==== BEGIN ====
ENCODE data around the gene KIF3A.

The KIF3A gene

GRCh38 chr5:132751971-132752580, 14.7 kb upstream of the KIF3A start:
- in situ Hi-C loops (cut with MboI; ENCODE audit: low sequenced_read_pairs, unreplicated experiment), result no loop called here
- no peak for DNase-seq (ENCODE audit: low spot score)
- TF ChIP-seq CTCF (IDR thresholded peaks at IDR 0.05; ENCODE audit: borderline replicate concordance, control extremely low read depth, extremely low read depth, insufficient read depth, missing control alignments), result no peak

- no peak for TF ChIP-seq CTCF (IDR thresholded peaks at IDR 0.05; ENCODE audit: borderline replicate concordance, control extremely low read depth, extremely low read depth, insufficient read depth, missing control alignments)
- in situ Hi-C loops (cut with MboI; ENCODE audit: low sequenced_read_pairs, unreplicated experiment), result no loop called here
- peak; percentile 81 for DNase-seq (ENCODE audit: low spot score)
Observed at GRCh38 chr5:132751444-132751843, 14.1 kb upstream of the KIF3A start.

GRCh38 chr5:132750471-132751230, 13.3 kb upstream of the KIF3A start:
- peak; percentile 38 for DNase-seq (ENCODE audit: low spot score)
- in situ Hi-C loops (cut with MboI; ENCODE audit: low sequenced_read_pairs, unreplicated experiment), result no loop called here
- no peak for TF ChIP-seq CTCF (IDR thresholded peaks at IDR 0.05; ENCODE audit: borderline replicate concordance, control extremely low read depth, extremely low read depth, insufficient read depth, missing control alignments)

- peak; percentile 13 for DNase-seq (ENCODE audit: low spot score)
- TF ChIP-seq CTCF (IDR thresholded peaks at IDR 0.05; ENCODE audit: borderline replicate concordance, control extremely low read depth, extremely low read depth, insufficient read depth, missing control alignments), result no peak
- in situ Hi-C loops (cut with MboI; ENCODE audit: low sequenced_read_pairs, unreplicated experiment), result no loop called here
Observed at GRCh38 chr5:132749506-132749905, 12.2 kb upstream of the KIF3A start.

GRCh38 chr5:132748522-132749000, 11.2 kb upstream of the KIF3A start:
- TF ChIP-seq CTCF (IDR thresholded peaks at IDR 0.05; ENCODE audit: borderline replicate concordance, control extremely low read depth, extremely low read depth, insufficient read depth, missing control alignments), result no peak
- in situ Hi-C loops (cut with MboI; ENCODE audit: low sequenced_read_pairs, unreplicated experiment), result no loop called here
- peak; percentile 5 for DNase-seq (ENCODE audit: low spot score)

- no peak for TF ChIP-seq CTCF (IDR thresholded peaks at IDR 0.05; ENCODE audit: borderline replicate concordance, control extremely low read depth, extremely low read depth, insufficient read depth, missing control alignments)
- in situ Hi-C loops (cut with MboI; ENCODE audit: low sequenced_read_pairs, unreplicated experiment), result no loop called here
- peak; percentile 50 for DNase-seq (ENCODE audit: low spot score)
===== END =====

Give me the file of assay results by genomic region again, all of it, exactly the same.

ENCODE data around the gene KIF3A.

The KIF3A gene

GRCh38 chr5:132751971-132752580, 14.7 kb upstream of the KIF3A start:
- in situ Hi-C loops (cut with MboI; ENCODE audit: low sequenced_read_pairs, unreplicated experiment), result no loop called here
- no peak for DNase-seq (ENCODE audit: low spot score)
- TF ChIP-seq CTCF (IDR thresholded peaks at IDR 0.05; ENCODE audit: borderline replicate concordance, control extremely low read depth, extremely low read depth, insufficient read depth, missing control alignments), result no peak

- no peak for TF ChIP-seq CTCF (IDR thresholded peaks at IDR 0.05; ENCODE audit: borderline replicate concordance, control extremely low read depth, extremely low read depth, insufficient read depth, missing control alignments)
- in situ Hi-C loops (cut with MboI; ENCODE audit: low sequenced_read_pairs, unreplicated experiment), result no loop called here
- peak; percentile 81 for DNase-seq (ENCODE audit: low spot score)
Observed at GRCh38 chr5:132751444-132751843, 14.1 kb upstream of the KIF3A start.

GRCh38 chr5:132750471-132751230, 13.3 kb upstream of the KIF3A start:
- peak; percentile 38 for DNase-seq (ENCODE audit: low spot score)
- in situ Hi-C loops (cut with MboI; ENCODE audit: low sequenced_read_pairs, unreplicated experiment), result no loop called here
- no peak for TF ChIP-seq CTCF (IDR thresholded peaks at IDR 0.05; ENCODE audit: borderline replicate concordance, control extremely low read depth, extremely low read depth, insufficient read depth, missing control alignments)

- peak; percentile 13 for DNase-seq (ENCODE audit: low spot score)
- TF ChIP-seq CTCF (IDR thresholded peaks at IDR 0.05; ENCODE audit: borderline replicate concordance, control extremely low read depth, extremely low read depth, insufficient read depth, missing control alignments), result no peak
- in situ Hi-C loops (cut with MboI; ENCODE audit: low sequenced_read_pairs, unreplicated experiment), result no loop called here
Observed at GRCh38 chr5:132749506-132749905, 12.2 kb upstream of the KIF3A start.

GRCh38 chr5:132748522-132749000, 11.2 kb upstream of the KIF3A start:
- TF ChIP-seq CTCF (IDR thresholded peaks at IDR 0.05; ENCODE audit: borderline replicate concordance, control extremely low read depth, extremely low read depth, insufficient read depth, missing control alignments), result no peak
- in situ Hi-C loops (cut with MboI; ENCODE audit: low sequenced_read_pairs, unreplicated experiment), result no loop called here
- peak; percentile 5 for DNase-seq (ENCODE audit: low spot score)

- no peak for TF ChIP-seq CTCF (IDR thresholded peaks at IDR 0.05; ENCODE audit: borderline replicate concordance, control extremely low read depth, extremely low read depth, insufficient read depth, missing control alignments)
- in situ Hi-C loops (cut with MboI; ENCODE audit: low sequenced_read_pairs, unreplicated experiment), result no loop called here
- peak; percentile 50 for DNase-seq (ENCODE audit: low spot score)